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A curiously youthful look in the unmoving eyes of the spectre forbade the idea of anything supernatural; but for all that, in the brief space between his dreaming and waking life, the young man's judgment remained philosophically suspended, as Descartes advises. He was, in spite of himself, under the influence of an unaccountable hallucination, a mystery that our pride rejects, and that our imperfect science vainly tries to resolve.
Imagine a short old man, thin and spare, in a long black velvet gown girded round him by a thick silk cord. His long white hair escaped on either side of his face from under a black velvet cap which closely fitted his head and made a formal setting for his countenance. His gown enveloped his body like a winding sheet, so that all that was left visible was a narrow bleached human face. But for the wasted arm, thin as a draper's wand, which held aloft the lamp that cast all its light upon him, the face would have seemed to hang in mid air. A gray pointed beard concealed the chin of this fantastical appearance, and gave him the look of one of those Jewish types which serve artists as models for Moses. His lips were so thin and colorless that it needed a close inspection to find the lines of his mouth at all in the pallid face. His great wrinkled brow and hollow bloodless cheeks, the inexorably stern expression of his small green eyes that no longer possessed eyebrows or lashes, might have convinced the stranger that Gerard Dow's "Money Changer" had come down from his frame. The craftiness of an inquisitor, revealed in those curving wrinkles and creases that wound about his temples, indicated a profound knowledge of life. There was no deceiving this man, who seemed to possess a power of detecting the secrets of the wariest heart.
The wisdom and the moral codes of every people seemed gathered up in his passive face, just as all the productions of the globe had been heaped up in his dusty showrooms. He seemed to possess the tranquil luminous vision of some god before whom all things are open, or the haughty power of a man who knows all things.
With two strokes of the brush a painter could have so altered the expression of this face, that what had been a serene representation of the Eternal Father should change to the sneering mask of a Mephistopheles; for though sovereign power was revealed by the forehead, mocking folds lurked about the mouth. He must have sacrificed all the joys of earth, as he had crushed all human sorrows beneath his potent will. The man at the brink of death shivered at the thought of the life led by this spirit, so solitary and remote from our world; joyless, since he had no one illusion left; painless, because pleasure had ceased to exist for him. There he stood, motionless and serene as a star in a bright mist. His lamp lit up the obscure closet, just as his green eyes, with their quiet malevolence, seemed to shed a light on the moral world.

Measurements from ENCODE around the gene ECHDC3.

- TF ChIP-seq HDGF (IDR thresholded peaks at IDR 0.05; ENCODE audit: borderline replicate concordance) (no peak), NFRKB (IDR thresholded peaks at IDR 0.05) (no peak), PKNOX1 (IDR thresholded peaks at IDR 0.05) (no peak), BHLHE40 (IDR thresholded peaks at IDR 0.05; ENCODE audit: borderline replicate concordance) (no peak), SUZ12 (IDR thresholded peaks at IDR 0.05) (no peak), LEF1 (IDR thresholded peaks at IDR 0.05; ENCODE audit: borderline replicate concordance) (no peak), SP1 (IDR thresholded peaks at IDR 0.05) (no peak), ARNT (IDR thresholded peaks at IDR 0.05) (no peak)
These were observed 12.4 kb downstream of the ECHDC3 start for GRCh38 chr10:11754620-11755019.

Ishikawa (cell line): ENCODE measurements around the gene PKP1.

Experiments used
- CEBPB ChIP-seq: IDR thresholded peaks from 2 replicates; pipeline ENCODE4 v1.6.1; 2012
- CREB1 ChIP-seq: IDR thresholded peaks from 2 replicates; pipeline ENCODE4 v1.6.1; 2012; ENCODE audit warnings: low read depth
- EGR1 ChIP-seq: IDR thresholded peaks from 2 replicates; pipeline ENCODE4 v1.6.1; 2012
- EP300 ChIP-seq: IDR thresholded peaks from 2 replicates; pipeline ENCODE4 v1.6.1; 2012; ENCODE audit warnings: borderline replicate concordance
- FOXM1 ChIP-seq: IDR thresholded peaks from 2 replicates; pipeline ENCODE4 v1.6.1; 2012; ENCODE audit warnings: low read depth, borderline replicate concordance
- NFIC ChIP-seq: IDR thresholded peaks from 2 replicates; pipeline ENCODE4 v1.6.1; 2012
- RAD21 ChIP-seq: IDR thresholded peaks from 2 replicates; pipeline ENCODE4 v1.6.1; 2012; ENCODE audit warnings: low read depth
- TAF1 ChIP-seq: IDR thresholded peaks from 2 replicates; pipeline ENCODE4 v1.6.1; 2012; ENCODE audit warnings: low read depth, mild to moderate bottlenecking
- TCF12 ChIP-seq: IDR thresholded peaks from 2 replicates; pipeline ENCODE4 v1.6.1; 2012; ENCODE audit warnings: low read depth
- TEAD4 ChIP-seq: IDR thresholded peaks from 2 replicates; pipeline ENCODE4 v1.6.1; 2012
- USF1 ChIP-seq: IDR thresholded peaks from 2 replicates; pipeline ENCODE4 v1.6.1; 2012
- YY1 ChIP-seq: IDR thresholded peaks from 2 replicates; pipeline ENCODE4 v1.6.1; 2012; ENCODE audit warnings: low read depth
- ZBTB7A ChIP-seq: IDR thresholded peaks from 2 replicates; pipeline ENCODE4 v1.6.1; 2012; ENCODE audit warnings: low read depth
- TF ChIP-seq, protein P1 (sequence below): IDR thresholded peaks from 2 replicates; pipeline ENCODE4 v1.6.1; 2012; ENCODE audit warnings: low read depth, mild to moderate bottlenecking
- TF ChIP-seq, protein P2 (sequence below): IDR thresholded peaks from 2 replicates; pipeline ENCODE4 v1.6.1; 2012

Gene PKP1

This was the strange spectacle that startled the young man's returning sight, as he shook off the dreamy fancies and thoughts of death that had lulled him. An instant of dismay, a momentary return to belief in nursery tales, may be forgiven him, seeing that his senses were obscured. Much thought had wearied his mind, and his nerves were exhausted with the strain of the tremendous drama within him, and by the scenes that had heaped on him all the horrid pleasures that a piece of opium can produce.
But this apparition had appeared in Paris, on the Quai Voltaire, and in the nineteenth century; the time and place made sorcery impossible. The idol of French scepticism had died in the house just opposite, the disciple of Gay-Lussac and Arago, who had held the charlatanism of intellect in contempt. And yet the stranger submitted himself to the influence of an imaginative spell, as all of us do at times, when we wish to escape from an inevitable certainty, or to tempt the power of Providence. So some mysterious apprehension of a strange force made him tremble before the old man with the lamp. All of us have been stirred in the same way by the sight of Napoleon, or of some other great man, made illustrious by his genius or by fame.
"You wish to see Raphael's portrait of Jesus Christ, monsieur?" the old man asked politely. There was something metallic in the clear, sharp ring of his voice.
He set the lamp upon a broken column, so that all its light might fall on the brown case.
At the sacred names of Christ and Raphael the young man showed some curiosity. The merchant, who no doubt looked for this, pressed a spring, and suddenly the mahogany panel slid noiselessly back in its groove, and discovered the canvas to the stranger's admiring gaze. At sight of this deathless creation, he forgot his fancies in the show-rooms and the freaks of his dreams, and became himself again. The old man became a being of flesh and blood, very much alive, with nothing chimerical about him, and took up his existence at once upon solid earth.
The sympathy and love, and the gentle serenity in the divine face, exerted an instant sway over the younger spectator. Some influence falling from heaven bade cease the burning torment that consumed the marrow of his bones. The head of the Saviour of mankind seemed to issue from among the shadows represented by a dark background; an aureole of light shone out brightly from his hair; an impassioned belief seemed to glow through him, and to thrill every feature. The word of life had just been uttered by those red lips, the sacred sounds seemed to linger still in the air; the spectator besought the silence for those captivating parables, hearkened for them in the future, and had to turn to the teachings of the past. The untroubled peace of the divine eyes, the comfort of sorrowing souls, seemed an interpretation of the Evangel. The sweet triumphant smile revealed the secret of the Catholic religion, which sums up all things in the precept, "Love one another." This picture breathed the spirit of prayer, enjoined forgiveness, overcame self, caused sleeping powers of good to waken. For this work of Raphael's had the imperious charm of music; you were brought under the spell of memories of the past; his triumph was so absolute that the artist was forgotten. The witchery of the lamplight heightened the wonder; the head seemed at times to flicker in the distance, enveloped in cloud.